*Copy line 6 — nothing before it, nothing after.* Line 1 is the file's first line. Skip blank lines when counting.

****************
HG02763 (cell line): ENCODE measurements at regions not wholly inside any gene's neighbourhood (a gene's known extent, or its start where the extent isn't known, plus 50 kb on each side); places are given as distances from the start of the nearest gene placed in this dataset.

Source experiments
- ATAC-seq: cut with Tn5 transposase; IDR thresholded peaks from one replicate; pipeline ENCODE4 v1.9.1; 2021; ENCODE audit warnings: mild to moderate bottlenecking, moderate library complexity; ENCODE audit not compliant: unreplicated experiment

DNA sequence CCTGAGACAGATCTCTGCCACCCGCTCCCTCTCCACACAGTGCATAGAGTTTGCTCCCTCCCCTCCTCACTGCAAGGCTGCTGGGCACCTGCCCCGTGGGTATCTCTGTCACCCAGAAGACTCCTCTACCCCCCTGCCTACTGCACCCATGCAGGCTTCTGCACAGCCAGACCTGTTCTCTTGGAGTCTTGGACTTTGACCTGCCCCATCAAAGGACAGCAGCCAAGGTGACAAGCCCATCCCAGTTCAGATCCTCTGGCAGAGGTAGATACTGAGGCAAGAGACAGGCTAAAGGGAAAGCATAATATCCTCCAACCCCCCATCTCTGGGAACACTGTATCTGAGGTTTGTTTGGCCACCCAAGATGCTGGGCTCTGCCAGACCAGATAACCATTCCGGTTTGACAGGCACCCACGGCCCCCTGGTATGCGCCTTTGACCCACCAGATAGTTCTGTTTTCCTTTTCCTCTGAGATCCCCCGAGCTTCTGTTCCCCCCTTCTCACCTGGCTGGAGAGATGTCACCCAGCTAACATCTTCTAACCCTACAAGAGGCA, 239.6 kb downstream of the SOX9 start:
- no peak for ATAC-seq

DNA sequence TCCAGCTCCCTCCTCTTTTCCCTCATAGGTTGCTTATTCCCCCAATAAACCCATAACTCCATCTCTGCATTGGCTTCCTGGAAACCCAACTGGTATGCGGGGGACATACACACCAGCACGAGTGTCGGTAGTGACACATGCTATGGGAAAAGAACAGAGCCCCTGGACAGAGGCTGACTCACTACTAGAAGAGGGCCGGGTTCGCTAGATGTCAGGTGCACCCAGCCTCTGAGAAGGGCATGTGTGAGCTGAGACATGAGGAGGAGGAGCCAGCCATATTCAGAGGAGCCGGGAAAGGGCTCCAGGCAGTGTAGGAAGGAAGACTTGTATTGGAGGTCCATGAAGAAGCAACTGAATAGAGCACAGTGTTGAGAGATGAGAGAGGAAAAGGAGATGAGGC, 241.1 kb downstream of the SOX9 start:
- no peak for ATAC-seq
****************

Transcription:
DNA sequence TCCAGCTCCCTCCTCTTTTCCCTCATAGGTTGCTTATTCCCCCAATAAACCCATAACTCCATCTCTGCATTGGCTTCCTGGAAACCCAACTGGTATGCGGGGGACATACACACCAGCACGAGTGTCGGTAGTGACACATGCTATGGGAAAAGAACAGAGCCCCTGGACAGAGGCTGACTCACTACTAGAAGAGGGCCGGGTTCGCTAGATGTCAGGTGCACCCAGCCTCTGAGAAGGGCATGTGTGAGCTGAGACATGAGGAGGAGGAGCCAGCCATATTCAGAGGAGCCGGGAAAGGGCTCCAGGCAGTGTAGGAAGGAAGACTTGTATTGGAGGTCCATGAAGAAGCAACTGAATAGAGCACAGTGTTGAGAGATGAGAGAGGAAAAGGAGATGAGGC, 241.1 kb downstream of the SOX9 start: